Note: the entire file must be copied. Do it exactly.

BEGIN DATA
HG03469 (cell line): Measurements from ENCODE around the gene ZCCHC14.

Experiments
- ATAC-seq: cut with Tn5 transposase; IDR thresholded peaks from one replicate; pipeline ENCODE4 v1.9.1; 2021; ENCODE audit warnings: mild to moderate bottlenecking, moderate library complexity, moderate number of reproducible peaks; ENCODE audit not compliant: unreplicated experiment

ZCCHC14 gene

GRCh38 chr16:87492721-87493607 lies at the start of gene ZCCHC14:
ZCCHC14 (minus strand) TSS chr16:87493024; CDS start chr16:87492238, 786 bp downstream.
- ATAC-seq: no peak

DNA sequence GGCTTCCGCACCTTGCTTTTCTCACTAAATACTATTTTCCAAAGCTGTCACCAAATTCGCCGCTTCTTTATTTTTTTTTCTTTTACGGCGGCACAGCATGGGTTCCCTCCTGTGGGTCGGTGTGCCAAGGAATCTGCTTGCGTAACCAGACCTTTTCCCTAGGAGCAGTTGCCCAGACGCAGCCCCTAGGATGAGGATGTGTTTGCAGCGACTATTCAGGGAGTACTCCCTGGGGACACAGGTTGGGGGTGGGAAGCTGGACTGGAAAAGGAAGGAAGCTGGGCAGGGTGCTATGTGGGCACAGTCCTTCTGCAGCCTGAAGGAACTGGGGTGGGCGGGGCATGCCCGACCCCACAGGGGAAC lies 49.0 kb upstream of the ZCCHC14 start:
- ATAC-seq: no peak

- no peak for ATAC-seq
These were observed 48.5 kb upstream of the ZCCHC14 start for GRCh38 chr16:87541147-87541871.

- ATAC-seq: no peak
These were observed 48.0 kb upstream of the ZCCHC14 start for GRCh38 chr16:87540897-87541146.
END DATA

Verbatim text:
HG03469 (cell line): Measurements from ENCODE around the gene ZCCHC14.

Experiments
- ATAC-seq: cut with Tn5 transposase; IDR thresholded peaks from one replicate; pipeline ENCODE4 v1.9.1; 2021; ENCODE audit warnings: mild to moderate bottlenecking, moderate library complexity, moderate number of reproducible peaks; ENCODE audit not compliant: unreplicated experiment

ZCCHC14 gene

GRCh38 chr16:87492721-87493607 lies at the start of gene ZCCHC14:
ZCCHC14 (minus strand) TSS chr16:87493024; CDS start chr16:87492238, 786 bp downstream.
- ATAC-seq: no peak

DNA sequence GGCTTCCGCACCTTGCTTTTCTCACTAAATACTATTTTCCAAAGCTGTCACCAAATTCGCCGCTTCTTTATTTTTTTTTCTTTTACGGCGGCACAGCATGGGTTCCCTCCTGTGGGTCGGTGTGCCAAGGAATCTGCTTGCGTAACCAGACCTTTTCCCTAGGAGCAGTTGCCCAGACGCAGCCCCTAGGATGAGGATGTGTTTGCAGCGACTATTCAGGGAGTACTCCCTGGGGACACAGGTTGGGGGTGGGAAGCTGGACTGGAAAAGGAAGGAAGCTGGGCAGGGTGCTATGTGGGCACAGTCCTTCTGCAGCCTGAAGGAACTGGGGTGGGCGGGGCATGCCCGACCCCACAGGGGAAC lies 49.0 kb upstream of the ZCCHC14 start:
- ATAC-seq: no peak

- no peak for ATAC-seq
These were observed 48.5 kb upstream of the ZCCHC14 start for GRCh38 chr16:87541147-87541871.

- ATAC-seq: no peak
These were observed 48.0 kb upstream of the ZCCHC14 start for GRCh38 chr16:87540897-87541146.